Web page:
[16th in a series of posts about a recent trip to Japan]
After checking in at La Vista Hakodate Bay in Hakodate, Hokkaido, the concierge overheard us asking some questions and offered to assist us. We were interested in visiting the Museum of the Northern Peoples, which I had read about as an informative place to learn about the Ainu people. The Japanese didn’t live in Hokkaido until the mid 19th century; it was the province of the indigenous people who look very different than Japanese and who share many customs with coastal “Indians” in the United States. They are also related to the other coastal native tribes in Russia and Sakhalin, including the Oreks.
She was discouraging. “It’s a very small museum with local history only,” she said.
Having been on the train for four hours, we decided to locate the Old British Consulate that I read served high tea in the Victorian Rose Room. Sounded tasty for a change. After a bit of the run around with directions (we literally circuited the park rather than simply heading downhill, where the building was obscure by trees), we found the old consulate and were seated for tea. Her Royal Majesty would have been aghast at the condition of the building, with stains from leaks, weather faded paint, and washed out old travel posters of London and England. However, the tea (English of course) was hot and good, and we enjoyed the egg salad and cucumber finger sandwiches, hot scones, shortbread cookies and pound cake.
After tea, we strolled down Hakodate’s historic Motomachi Street, briefly stopping at the Funadama Shrine (rebuilt, along with most of the town’s buildings, after a big fire in 1907). Next door, high school had recently been dismissed, but a few bikes remained on the racks, which were separated by class rank. There were rows for the sophomores, rows for the juniors and rows for the seniors, color-coded, no less. Thom explained that such classes are everything in Japan, and uniforms vary by color according to class.
(The next day, when we took the train out of Hakodate, a horde of white-hatted middle-school-aged students were lined up, preparing to board a train for a field trip. No self-respecting student ever leaves on an outing without their uniform hat — and for that matter, they probably wouldn’t be allowed to participate without being in complete uniform.)
We quickly walked around the Russian Orthodox Church, left over from the period when the Russians had a trading influence. (As far back as the Tokugawa period in the 18th century, the Japanese feared invasion by the Russians and sent explorers to investigate. They documented what they saw and produced the earliest images of the Ainus –unflattering ones in which the Ainu look more like apes than humans.)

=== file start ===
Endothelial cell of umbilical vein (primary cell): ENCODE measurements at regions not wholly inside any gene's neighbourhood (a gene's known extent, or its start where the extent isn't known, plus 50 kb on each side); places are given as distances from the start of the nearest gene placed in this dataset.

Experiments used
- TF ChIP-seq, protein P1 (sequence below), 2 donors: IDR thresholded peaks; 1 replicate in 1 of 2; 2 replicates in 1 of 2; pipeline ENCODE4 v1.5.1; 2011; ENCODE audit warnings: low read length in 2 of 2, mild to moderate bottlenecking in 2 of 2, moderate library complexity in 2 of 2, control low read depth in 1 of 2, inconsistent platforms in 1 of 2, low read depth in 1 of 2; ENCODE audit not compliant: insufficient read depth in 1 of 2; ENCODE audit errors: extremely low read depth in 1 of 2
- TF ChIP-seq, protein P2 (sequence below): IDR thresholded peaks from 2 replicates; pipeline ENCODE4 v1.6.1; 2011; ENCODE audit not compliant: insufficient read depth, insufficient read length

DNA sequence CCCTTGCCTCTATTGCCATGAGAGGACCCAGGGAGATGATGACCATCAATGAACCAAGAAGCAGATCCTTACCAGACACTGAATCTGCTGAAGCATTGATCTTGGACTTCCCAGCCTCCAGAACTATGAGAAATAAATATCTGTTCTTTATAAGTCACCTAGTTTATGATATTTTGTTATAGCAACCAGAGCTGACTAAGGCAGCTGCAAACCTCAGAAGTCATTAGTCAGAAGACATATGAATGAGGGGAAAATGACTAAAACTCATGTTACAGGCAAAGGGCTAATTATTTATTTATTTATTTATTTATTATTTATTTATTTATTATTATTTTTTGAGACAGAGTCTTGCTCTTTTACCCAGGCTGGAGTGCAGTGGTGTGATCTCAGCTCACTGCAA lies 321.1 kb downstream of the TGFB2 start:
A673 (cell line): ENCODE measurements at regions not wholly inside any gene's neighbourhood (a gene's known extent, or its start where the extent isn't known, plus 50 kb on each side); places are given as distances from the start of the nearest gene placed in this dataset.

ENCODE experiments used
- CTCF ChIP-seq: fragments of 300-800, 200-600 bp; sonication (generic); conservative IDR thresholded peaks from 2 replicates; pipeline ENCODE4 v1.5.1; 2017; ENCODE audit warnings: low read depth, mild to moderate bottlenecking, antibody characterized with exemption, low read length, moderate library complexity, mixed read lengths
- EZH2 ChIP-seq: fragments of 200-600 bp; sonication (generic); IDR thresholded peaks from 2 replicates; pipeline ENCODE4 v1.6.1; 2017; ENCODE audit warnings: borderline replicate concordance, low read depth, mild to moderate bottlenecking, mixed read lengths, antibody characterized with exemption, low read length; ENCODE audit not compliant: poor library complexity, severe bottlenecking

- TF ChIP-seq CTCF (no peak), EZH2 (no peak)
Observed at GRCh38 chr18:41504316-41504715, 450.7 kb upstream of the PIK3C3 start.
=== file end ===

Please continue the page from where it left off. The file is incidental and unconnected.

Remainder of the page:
We then walked down the hill to the Museum of the Northern People. It isn’t up to the highly immersive and entertaining standards being set by new museums, but it does house three collections of important artifacts. Seven rooms each contain a group of artifacts focused around a topic or theme: clothing, hunting implements, items associated with their spiritual beliefs, etc. Labels are printed in English as well as Japanese, and each room has at least a plaque with a paragraph of explanation in English.
There are thousands of artifacts here, collected primarily by two men who did research in Sakhalin and Hokkaido in the 1930’s. One, Dr. Sakuzaemon Kodama, eventually established the Northern Culture Laboratory of Hokkaido University.
The Ainu put beautiful designs on everything and believed spirits lived in everything… plants, animals, rocks… everything natural. Seeing their extraordinarily powerful graphic designs will inspire art lovers and anyone interested in coastal “Indians” (first people).
For future reference, the best comprehensive listing of Ainu related sights and museums is produced by the Foundation for Research and Promotion of Ainu Culture: email@example.com. We also discovered a small Ainu shop on Motomachi just north of the Russian Orthodox Church, in the same block as a huge temple with a giant black ceramic tile roof. The owner’s brothers carve many of the items in the store and create necklaces and cloth headbands inspired by Ainu design.
For dinner, we decided on Hakodate Beer, which produces four local beers (ale, Kolsch, Weizen and Alt). The place was packed and as far as we could tell, only two servers were on. Eventually we flagged down the server and were able to order beer, a cheese plate and some grilled vegetables. As we relaxed into our beers, music began. I couldn’t see the singer from where I was sitting, but a grand piano was accompanying an operatic voice that began to sing, “Edelweiss.” Not exactly what you’d find in a brewery at home. (She did, however, move Thom to tears when she sang the theme to Princess Mononoke.)
Thom and Todd retired to “Shelley’s Bar” on the top floor of the hotel, where they paid a cover charge for the view and had a deep talk.
Next: Studio Ghibli’s “The Wind is Rising”